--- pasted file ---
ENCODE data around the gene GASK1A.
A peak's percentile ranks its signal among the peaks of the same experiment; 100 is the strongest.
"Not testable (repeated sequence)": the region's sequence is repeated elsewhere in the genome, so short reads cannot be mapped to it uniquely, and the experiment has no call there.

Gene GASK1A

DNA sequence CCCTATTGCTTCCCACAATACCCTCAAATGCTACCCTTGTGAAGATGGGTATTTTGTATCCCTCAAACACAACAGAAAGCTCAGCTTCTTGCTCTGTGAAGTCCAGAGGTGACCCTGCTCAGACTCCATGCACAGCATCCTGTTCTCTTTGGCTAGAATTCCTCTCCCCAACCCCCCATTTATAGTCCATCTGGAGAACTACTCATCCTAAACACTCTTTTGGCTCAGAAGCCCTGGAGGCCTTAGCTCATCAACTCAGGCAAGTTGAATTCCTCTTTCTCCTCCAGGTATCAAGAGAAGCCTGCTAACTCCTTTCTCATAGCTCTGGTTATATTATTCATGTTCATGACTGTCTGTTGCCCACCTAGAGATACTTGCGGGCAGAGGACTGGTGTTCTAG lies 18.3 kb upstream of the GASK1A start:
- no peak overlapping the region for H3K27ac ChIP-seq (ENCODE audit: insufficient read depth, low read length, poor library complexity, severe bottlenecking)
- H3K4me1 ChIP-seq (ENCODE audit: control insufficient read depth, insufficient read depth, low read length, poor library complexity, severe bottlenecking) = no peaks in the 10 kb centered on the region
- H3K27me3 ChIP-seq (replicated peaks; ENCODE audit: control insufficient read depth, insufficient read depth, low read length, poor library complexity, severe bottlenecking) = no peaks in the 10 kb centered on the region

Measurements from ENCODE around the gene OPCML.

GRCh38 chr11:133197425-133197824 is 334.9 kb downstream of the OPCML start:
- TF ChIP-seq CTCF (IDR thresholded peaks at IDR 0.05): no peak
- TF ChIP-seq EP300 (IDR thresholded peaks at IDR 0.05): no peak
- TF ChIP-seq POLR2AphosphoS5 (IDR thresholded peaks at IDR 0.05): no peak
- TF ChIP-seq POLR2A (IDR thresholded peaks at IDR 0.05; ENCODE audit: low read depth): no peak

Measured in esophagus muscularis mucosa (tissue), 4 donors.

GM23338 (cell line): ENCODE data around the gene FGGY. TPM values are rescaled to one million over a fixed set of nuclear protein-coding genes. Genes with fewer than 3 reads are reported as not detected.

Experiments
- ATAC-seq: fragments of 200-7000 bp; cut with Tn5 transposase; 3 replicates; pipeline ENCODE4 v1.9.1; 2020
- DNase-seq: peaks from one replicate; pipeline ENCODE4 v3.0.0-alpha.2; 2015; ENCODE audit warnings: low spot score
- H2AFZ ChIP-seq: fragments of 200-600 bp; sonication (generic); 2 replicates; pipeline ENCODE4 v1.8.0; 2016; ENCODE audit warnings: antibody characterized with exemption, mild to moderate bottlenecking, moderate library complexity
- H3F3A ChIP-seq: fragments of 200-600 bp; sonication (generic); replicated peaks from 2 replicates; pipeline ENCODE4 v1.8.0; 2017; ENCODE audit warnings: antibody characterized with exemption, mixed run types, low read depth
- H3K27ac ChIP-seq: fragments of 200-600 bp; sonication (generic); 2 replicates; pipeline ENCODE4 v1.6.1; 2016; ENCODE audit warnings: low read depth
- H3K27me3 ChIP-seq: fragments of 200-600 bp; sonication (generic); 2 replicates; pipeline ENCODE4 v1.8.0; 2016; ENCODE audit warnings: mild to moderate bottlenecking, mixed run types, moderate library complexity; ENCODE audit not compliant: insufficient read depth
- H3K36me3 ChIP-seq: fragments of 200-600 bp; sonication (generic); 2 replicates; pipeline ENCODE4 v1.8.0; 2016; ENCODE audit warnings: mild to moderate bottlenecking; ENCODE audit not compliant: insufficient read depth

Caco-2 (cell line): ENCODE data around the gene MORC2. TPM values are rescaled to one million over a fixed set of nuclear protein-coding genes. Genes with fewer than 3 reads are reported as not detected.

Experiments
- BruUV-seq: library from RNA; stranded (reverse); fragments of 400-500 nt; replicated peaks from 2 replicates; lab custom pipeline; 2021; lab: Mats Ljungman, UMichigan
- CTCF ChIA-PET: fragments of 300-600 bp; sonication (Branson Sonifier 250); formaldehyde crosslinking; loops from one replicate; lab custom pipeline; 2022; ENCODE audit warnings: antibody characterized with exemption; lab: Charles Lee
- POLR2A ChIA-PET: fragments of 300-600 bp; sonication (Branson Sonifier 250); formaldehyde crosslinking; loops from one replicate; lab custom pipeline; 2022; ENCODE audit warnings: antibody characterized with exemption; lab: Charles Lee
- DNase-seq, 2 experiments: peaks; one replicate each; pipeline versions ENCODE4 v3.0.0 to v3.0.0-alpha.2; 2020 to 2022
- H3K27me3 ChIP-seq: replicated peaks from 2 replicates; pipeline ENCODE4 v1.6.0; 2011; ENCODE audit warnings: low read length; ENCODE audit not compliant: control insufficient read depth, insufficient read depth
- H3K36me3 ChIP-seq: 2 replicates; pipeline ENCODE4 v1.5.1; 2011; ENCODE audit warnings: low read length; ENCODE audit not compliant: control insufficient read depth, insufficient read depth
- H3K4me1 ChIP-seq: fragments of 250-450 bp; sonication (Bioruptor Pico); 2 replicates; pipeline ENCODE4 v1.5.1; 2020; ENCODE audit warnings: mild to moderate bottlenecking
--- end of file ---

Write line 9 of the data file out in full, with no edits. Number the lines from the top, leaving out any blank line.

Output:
Measurements from ENCODE around the gene OPCML.